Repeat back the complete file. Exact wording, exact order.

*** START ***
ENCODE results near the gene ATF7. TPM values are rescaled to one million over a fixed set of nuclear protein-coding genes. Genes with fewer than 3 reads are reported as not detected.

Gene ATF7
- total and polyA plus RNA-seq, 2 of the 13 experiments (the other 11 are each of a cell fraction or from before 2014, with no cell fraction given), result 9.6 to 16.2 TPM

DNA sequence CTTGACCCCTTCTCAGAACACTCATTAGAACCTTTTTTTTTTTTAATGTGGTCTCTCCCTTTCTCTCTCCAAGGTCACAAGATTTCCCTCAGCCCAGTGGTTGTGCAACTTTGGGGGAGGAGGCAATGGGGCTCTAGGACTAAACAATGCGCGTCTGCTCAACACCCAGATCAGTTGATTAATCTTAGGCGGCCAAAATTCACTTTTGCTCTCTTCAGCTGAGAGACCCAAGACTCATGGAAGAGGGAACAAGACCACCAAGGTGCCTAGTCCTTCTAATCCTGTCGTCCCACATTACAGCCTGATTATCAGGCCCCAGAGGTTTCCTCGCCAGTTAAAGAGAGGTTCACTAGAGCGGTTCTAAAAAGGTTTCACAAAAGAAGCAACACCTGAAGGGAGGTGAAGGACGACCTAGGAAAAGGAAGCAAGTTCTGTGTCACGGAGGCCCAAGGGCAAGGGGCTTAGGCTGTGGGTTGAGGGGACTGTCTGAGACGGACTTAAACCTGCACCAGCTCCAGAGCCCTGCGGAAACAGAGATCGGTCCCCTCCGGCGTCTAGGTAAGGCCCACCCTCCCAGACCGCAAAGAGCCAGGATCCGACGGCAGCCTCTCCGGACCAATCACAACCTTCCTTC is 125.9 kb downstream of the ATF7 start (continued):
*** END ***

ENCODE results near the gene ATF7. TPM values are rescaled to one million over a fixed set of nuclear protein-coding genes. Genes with fewer than 3 reads are reported as not detected.

Gene ATF7
- total and polyA plus RNA-seq, 2 of the 13 experiments (the other 11 are each of a cell fraction or from before 2014, with no cell fraction given), result 9.6 to 16.2 TPM

DNA sequence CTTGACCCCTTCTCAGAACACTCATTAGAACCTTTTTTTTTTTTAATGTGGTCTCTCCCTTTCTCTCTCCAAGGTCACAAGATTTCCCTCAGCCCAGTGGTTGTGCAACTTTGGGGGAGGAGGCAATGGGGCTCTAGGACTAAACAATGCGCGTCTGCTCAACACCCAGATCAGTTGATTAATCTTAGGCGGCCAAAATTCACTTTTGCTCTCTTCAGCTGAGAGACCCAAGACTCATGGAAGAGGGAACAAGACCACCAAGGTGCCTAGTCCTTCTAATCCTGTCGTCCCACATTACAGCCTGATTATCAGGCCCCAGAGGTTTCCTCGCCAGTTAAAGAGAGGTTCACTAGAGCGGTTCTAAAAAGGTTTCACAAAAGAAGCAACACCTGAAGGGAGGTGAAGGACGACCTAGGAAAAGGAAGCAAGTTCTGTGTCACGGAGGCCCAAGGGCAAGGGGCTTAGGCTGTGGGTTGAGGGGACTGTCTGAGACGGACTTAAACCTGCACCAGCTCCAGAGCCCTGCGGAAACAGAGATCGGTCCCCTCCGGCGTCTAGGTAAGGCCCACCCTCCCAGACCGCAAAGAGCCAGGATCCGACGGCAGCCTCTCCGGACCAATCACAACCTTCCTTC is 125.9 kb downstream of the ATF7 start (continued):